You’ll also find a lot more interest, buy-in, and candor because it’s a discussion and not a sales pitch. This contributes to users pre-paying for a solution on the way or purchasing an incomplete product because they believe in you.

The life of any startup can be divided into two parts – before product/market fit and after product/market fit. – Marc Andreessen

The hardest question every startup founder has to ask themselves is: am I solving a real problem that people care about?

Attract Early Customers Without Ads

One thing that ads do very well is give you an influx of data. This data can be helpful as long as you have clearly defined goals and a well thought out plan of how these paid strategies will accomplish them.

One of the biggest problems with acquiring your early customers via Outbound Marketing (i.e., ads) is that you’re relying on things going your way. You need content relevance, timing, audience targeting, interest level, product offering, landing page design, and more.

That begs the question: how memorable is your solution? Once you turn your ads off, they stop being shown to your audience, which means no more traffic and no more data.

With a focused effort on Inbound Marketing, you can validate your hypothesis by connecting with your audience through high-quality content.

How Inbound Marketing Works

The first step in inbound marketing is research. This is not a gut feeling; it should be documented and organized into a spreadsheet.

Create your buyer personas, research the competition, define your value propositions, and list your marketing channels. Listing out your marketing channels is often overlooked and a key piece to the success of your inbound strategy. These are areas where you can directly connect with your users, so the more you have, the broader your reach will be.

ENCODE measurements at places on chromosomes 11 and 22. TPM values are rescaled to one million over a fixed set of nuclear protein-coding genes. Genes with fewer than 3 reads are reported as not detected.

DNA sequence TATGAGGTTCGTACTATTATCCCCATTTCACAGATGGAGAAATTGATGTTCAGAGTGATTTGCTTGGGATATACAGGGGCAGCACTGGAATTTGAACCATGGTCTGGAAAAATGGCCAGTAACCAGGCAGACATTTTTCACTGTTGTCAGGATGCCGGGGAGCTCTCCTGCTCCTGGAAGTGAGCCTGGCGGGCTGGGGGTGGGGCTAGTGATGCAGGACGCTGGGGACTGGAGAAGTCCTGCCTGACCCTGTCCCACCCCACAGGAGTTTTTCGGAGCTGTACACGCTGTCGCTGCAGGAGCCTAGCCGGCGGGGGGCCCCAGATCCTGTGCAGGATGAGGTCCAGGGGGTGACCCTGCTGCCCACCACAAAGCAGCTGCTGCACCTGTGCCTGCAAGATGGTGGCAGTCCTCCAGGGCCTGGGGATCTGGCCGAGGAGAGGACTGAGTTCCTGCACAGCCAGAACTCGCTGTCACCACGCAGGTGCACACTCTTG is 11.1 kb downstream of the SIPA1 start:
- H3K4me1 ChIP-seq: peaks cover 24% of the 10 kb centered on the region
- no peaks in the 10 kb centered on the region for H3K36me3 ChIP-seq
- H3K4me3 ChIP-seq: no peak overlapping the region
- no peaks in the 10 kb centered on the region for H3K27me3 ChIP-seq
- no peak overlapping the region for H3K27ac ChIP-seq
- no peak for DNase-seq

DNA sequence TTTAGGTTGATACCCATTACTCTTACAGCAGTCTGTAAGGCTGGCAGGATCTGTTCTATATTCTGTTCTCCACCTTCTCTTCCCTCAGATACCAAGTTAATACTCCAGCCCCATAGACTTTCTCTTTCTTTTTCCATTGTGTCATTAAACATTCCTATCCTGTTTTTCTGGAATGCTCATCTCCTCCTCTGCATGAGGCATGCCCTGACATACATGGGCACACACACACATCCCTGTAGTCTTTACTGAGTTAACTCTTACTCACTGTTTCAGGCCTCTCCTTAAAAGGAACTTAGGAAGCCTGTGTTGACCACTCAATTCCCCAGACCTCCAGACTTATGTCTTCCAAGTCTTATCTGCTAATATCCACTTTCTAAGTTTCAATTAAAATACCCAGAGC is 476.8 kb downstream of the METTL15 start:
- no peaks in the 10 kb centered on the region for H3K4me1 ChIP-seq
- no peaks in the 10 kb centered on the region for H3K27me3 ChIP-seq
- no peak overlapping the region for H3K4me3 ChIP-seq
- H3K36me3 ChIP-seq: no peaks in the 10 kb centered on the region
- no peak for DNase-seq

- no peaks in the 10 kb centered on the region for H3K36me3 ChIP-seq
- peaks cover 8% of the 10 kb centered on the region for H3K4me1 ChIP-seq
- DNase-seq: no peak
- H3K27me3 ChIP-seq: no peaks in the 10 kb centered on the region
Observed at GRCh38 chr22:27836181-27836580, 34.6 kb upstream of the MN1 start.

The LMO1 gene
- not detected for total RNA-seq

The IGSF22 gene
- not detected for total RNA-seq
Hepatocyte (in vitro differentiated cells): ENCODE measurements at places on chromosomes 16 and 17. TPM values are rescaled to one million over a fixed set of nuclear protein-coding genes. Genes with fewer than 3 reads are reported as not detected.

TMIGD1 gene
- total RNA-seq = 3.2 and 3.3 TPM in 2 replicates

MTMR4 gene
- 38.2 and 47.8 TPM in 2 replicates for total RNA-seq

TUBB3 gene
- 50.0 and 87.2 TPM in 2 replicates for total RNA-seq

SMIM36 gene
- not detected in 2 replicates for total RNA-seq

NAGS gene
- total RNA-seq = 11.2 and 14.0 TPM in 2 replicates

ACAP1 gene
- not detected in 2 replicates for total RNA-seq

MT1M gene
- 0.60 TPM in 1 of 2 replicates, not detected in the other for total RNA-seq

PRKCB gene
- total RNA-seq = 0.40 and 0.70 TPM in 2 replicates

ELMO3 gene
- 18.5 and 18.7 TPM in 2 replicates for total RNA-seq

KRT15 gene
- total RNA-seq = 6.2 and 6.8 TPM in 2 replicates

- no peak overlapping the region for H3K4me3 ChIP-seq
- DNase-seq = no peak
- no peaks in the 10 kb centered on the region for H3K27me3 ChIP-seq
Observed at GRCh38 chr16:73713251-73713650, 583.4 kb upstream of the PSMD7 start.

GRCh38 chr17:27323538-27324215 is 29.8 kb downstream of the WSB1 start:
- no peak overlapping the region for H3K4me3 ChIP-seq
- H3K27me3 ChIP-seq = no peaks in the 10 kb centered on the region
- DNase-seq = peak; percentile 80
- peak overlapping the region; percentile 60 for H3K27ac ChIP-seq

It doesn’t matter if you’ve deleted Facebook, hate podcasts, won’t go in front of a camera, or don’t know how Slack channels work. If your users are there, then it’s a potential marketing channel.

By ignoring a potential marketing channel, whether you like it or not, you are ignoring a potential customer segment and leaving the door wide open for a competitor.

Inbound Marketing Framework

One key note with Inbound Marketing is that users rarely convert after reading your first blog post. In today’s world, it’s common to have 5-7 touchpoints with prospects before they become customers.

Inbound Marketing’s value is not in the short-term sale. It’s about building familiarity and a future relationship with your customers.

Key Performance Indicators (KPI’s)

Before creating any content, think about what problems the users have, broadly speaking. They are trying to generate more leads, sell more widgets, communicate their value, connect with a community, improve their bounce rate… you name it! Your customers have 100+ problems whether they are aware of them or not.

Here’s what to measure in the beginning:

  • Velocity – How many pieces of content are you able to publish every day/week/month? Remember, if your content is stuck on Google Drive, it’s not providing any value.
  • Time – How long is it taking you to create content? Record everything! It’s impossible to spend all your time on Quora, LinkedIn, and other sites while managing the other parts of your business.
  • Page Views – This is an indicator of two things: How well did you promote your blog and the quality and shareability of your piece.
  • Time on Site – How captivating was the content? Were people skimming through the highlights, digging into the details, or clicking on something in their news feed?
  • Bounce Rate – How relevant is your content to your audience and your product offering? Does it leave them wanting more? Did they check out your homepage or subscribe to your newsletter?
  • Conversations + Comments – How engaging was your content? Remember, think of your content as a conversation. When you go back into those convos and drop your content, what’s the response? Can users relate to your topic? Was it white noise?

Getting Started

Now that we’ve got our plan in place, let’s look at how to actually execute the tasks.